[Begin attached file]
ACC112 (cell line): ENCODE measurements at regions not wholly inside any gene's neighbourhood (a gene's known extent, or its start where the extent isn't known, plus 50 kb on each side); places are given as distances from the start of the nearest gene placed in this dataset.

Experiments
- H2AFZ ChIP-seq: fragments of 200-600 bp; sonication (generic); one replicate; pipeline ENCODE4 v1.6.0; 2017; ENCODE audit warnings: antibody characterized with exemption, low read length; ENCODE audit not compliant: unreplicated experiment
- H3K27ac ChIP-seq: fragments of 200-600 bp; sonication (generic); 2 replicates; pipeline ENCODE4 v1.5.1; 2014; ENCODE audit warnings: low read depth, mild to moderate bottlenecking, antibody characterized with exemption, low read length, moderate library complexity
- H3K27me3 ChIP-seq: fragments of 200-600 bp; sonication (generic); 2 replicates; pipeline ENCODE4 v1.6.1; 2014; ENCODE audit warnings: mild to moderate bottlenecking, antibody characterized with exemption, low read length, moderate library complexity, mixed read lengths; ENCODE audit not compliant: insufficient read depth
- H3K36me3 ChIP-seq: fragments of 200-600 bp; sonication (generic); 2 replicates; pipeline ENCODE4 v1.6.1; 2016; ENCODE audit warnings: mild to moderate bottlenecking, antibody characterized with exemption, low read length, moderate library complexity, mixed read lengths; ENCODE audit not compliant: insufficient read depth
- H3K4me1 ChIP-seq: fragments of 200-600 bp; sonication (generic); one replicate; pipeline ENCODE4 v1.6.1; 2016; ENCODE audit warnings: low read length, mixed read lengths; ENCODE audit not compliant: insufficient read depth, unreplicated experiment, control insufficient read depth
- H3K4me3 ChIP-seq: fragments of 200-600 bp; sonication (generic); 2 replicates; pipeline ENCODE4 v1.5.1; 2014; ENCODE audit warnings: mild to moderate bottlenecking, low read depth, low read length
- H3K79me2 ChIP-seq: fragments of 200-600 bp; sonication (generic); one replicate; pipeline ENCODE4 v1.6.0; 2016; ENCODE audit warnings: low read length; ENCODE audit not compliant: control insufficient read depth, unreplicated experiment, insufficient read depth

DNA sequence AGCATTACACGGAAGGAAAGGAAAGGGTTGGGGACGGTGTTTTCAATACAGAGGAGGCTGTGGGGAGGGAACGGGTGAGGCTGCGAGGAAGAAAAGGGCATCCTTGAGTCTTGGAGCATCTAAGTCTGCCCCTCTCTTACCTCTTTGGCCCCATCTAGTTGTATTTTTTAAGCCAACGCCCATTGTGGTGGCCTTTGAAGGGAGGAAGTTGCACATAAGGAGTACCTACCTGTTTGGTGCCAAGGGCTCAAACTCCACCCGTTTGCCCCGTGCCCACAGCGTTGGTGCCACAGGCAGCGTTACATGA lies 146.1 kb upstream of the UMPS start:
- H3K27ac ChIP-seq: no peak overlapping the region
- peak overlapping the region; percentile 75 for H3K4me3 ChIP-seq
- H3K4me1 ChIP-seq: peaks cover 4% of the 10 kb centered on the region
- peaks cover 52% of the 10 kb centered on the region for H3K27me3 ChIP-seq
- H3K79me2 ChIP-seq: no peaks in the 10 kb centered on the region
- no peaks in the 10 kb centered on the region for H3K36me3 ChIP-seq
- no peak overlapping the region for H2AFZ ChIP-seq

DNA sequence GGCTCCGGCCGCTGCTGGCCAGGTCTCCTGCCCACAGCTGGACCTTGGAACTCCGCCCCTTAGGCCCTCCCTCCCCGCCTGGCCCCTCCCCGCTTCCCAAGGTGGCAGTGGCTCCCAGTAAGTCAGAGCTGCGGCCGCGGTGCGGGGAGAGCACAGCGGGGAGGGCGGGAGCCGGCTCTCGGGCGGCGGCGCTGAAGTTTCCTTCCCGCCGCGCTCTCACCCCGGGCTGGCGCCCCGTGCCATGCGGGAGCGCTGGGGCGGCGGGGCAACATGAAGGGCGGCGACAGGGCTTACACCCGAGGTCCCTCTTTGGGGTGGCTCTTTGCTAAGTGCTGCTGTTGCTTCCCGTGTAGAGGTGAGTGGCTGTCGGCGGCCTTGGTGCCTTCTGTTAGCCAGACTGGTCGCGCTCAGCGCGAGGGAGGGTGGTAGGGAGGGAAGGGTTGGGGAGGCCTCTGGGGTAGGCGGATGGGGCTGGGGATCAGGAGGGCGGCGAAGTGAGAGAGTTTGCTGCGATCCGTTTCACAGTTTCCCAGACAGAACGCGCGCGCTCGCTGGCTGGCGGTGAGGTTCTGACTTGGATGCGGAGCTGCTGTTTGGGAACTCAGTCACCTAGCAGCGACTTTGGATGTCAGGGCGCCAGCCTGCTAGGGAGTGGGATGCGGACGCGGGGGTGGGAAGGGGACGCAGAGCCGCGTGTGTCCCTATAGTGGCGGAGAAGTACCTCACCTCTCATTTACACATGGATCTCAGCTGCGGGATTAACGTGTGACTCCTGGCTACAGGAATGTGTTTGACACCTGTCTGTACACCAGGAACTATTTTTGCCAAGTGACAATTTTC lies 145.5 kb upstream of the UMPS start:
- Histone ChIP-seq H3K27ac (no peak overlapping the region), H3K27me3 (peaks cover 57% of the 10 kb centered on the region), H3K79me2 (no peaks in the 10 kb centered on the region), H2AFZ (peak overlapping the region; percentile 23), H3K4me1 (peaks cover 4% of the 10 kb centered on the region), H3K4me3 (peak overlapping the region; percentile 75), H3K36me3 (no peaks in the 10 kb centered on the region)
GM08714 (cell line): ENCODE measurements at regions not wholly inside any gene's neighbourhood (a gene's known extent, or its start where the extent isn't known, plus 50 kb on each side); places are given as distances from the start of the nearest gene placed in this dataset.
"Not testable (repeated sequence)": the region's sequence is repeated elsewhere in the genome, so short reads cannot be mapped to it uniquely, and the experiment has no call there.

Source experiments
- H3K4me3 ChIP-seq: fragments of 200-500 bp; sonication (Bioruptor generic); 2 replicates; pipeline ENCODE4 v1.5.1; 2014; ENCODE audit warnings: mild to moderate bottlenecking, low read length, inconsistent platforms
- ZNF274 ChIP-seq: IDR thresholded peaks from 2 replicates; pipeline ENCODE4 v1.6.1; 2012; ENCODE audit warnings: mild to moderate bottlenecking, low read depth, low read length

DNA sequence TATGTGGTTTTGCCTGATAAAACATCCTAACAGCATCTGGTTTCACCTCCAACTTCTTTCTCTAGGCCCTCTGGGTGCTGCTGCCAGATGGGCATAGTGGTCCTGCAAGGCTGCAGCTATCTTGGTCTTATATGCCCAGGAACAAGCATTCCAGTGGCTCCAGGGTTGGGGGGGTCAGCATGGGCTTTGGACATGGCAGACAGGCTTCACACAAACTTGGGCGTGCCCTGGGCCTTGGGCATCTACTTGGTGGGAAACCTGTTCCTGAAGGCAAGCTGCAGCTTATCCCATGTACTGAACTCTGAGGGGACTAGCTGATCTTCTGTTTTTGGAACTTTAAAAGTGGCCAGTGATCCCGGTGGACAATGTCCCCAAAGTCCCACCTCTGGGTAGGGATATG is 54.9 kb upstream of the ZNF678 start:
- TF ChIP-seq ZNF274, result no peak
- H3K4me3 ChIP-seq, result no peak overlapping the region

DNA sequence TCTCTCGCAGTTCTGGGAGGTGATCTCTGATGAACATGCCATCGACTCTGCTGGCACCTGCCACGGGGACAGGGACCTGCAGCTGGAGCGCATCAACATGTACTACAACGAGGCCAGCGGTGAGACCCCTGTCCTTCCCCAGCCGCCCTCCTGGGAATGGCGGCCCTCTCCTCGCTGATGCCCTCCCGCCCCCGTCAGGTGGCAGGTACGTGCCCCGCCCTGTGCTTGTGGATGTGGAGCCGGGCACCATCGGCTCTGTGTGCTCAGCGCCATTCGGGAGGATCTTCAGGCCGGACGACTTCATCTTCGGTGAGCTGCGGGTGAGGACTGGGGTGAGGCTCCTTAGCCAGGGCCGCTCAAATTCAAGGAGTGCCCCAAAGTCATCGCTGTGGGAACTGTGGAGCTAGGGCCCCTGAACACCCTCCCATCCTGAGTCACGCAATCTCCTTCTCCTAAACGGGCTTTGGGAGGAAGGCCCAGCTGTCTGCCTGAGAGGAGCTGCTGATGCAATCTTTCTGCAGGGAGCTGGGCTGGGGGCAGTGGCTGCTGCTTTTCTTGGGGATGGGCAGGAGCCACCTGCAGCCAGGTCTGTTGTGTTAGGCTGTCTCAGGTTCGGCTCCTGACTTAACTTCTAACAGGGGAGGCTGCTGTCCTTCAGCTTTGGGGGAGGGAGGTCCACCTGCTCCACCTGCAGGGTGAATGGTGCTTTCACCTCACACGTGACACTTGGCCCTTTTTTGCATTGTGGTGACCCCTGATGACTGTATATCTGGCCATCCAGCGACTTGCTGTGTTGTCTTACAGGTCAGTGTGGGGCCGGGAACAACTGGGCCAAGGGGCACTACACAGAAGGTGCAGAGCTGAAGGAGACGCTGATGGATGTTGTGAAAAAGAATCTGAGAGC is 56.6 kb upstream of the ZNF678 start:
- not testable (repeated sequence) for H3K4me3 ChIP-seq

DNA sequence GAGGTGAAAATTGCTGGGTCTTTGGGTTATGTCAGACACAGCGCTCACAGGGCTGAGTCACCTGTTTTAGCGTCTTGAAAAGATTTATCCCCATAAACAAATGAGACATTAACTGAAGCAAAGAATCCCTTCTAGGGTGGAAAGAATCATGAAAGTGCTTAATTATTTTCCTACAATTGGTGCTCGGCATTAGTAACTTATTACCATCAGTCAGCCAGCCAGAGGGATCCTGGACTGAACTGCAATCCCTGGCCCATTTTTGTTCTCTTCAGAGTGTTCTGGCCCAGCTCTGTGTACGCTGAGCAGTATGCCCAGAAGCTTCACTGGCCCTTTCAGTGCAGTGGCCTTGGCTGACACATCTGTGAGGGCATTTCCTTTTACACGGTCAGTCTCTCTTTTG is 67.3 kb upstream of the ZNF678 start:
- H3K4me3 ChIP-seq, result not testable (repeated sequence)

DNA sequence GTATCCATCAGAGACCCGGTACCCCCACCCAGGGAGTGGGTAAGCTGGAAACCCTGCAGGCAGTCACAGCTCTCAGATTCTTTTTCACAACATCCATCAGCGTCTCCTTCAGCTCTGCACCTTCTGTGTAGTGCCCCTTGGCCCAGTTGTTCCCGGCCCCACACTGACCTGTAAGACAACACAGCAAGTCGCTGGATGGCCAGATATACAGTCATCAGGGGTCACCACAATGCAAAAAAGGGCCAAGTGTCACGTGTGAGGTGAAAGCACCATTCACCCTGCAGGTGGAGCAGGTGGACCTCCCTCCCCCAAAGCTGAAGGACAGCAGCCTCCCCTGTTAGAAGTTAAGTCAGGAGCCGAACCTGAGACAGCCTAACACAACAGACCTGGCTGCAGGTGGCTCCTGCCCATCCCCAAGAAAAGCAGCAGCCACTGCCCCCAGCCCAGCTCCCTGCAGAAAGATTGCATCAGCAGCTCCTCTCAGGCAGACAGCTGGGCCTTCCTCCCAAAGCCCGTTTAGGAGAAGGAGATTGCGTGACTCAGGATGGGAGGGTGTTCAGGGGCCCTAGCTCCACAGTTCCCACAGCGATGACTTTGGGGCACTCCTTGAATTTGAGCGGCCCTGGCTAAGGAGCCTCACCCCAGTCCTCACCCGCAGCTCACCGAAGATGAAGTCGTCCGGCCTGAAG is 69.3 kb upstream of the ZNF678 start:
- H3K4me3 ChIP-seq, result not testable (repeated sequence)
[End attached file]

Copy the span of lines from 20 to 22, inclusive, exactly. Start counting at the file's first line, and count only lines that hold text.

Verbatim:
GM08714 (cell line): ENCODE measurements at regions not wholly inside any gene's neighbourhood (a gene's known extent, or its start where the extent isn't known, plus 50 kb on each side); places are given as distances from the start of the nearest gene placed in this dataset.
"Not testable (repeated sequence)": the region's sequence is repeated elsewhere in the genome, so short reads cannot be mapped to it uniquely, and the experiment has no call there.

Source experiments